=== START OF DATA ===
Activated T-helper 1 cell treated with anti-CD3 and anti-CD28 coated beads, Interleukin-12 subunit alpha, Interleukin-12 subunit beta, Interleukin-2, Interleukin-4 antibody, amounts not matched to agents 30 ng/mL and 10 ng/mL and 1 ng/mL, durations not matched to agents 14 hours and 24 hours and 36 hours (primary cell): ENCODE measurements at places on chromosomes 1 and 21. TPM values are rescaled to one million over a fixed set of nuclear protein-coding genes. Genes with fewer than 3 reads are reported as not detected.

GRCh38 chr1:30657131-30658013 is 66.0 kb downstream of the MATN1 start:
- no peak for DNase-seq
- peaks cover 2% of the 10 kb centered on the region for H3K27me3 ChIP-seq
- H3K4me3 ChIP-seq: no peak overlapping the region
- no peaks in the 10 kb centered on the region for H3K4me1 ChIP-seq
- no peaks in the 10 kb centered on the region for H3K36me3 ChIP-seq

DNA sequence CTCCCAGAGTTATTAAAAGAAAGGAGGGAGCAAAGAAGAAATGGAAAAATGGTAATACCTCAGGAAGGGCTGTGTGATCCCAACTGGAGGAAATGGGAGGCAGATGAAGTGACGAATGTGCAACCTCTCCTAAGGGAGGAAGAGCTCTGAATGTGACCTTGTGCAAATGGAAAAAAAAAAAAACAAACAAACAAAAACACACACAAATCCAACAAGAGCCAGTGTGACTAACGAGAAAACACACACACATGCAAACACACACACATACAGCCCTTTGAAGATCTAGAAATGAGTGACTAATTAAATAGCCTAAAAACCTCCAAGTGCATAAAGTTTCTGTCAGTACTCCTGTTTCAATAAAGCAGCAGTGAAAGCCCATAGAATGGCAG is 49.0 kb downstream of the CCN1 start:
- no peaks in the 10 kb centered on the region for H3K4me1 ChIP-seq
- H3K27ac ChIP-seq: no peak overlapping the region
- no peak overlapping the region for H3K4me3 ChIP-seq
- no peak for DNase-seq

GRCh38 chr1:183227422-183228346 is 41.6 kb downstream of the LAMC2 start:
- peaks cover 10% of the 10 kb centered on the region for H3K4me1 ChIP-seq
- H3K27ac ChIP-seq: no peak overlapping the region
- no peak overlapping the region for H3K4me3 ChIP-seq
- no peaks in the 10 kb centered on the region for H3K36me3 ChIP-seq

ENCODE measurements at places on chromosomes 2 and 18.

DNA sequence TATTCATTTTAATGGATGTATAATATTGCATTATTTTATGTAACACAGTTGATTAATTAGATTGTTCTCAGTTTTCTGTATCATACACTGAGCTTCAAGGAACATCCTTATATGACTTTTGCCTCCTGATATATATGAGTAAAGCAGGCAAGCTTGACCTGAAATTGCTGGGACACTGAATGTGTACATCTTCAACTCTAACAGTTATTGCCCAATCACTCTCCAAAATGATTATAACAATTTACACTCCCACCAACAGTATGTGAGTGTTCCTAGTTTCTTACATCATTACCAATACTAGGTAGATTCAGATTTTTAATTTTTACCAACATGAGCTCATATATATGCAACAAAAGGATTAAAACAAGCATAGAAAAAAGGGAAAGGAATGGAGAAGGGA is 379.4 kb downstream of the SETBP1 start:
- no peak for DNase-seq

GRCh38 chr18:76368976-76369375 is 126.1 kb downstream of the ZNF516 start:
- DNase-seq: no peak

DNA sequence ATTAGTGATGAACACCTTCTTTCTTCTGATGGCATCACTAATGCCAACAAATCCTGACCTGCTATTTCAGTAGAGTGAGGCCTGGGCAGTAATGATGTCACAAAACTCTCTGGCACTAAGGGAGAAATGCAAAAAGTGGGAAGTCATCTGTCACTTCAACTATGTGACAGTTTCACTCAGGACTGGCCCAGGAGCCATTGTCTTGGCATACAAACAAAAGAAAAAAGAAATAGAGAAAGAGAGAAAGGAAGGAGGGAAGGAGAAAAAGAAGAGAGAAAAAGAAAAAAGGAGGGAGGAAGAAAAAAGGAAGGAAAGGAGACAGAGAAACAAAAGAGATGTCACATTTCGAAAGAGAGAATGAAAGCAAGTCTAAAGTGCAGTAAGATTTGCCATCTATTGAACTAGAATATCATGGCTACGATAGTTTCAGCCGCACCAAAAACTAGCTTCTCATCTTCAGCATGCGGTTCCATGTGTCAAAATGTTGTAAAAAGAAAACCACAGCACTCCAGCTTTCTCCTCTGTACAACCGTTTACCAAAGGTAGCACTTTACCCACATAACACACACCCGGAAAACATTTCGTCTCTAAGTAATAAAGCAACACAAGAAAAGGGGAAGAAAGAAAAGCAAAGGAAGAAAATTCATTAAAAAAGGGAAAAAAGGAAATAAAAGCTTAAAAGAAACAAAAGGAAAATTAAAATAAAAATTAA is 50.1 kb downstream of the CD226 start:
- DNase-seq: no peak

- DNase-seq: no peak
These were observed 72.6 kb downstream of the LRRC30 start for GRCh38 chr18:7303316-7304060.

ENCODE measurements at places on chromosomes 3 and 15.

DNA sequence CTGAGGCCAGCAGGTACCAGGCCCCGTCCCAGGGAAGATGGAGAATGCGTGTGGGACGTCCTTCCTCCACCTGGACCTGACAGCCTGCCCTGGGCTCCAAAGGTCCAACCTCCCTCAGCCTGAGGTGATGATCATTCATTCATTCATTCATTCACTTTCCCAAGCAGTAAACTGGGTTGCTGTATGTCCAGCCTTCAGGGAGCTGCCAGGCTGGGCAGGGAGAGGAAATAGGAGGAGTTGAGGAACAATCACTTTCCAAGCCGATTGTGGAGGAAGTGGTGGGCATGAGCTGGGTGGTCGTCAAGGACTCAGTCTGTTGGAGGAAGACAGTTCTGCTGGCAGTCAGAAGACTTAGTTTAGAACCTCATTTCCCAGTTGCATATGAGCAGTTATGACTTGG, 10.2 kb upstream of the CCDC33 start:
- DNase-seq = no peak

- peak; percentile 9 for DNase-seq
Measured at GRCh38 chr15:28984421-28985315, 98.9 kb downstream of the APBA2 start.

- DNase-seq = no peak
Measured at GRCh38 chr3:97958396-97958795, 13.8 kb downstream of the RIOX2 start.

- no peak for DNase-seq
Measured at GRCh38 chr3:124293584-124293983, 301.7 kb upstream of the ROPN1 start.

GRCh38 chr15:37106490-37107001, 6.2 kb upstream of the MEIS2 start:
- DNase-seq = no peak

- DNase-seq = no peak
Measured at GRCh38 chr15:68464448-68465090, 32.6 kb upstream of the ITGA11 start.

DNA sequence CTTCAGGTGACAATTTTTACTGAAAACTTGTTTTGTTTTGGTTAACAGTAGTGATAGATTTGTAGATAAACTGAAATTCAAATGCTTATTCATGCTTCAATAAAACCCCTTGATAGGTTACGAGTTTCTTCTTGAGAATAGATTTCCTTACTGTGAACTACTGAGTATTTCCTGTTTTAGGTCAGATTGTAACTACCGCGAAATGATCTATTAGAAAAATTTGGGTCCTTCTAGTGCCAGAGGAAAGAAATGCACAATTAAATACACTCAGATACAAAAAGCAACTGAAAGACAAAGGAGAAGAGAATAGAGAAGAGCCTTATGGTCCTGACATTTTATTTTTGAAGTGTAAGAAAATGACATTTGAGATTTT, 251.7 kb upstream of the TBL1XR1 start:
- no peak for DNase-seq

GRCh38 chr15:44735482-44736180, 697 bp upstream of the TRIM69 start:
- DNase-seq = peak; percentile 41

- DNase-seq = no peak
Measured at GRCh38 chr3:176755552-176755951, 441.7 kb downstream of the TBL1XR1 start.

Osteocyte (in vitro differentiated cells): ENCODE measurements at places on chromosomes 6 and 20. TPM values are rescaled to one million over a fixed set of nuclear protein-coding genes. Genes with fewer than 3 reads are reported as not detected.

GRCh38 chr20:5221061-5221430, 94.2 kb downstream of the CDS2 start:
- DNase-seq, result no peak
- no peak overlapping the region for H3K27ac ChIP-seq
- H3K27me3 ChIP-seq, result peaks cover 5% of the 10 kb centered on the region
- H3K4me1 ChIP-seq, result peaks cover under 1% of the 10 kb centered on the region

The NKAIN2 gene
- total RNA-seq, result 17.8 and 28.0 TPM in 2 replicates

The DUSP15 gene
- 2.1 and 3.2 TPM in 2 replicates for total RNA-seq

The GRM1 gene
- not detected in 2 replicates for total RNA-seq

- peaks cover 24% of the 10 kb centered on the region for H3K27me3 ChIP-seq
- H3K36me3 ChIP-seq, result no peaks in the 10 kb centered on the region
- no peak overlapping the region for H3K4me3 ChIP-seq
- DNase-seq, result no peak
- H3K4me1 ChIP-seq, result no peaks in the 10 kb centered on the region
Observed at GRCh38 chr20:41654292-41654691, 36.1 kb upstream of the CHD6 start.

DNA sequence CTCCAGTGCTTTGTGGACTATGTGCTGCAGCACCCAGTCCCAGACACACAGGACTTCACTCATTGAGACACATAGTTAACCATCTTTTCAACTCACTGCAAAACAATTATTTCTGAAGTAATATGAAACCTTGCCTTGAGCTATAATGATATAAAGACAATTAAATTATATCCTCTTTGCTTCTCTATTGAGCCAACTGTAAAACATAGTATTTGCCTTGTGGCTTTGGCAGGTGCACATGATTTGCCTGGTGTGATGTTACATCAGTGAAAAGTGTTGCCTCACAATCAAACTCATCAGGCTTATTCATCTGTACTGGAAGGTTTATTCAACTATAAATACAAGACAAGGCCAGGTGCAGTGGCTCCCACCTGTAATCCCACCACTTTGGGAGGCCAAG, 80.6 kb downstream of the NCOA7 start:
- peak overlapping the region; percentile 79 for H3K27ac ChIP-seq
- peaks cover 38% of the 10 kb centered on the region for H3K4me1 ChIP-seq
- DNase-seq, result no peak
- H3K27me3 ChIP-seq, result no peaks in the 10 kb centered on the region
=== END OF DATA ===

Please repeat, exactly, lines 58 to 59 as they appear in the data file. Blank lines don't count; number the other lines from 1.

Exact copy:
- peaks cover 24% of the 10 kb centered on the region for H3K27me3 ChIP-seq
- H3K36me3 ChIP-seq, result no peaks in the 10 kb centered on the region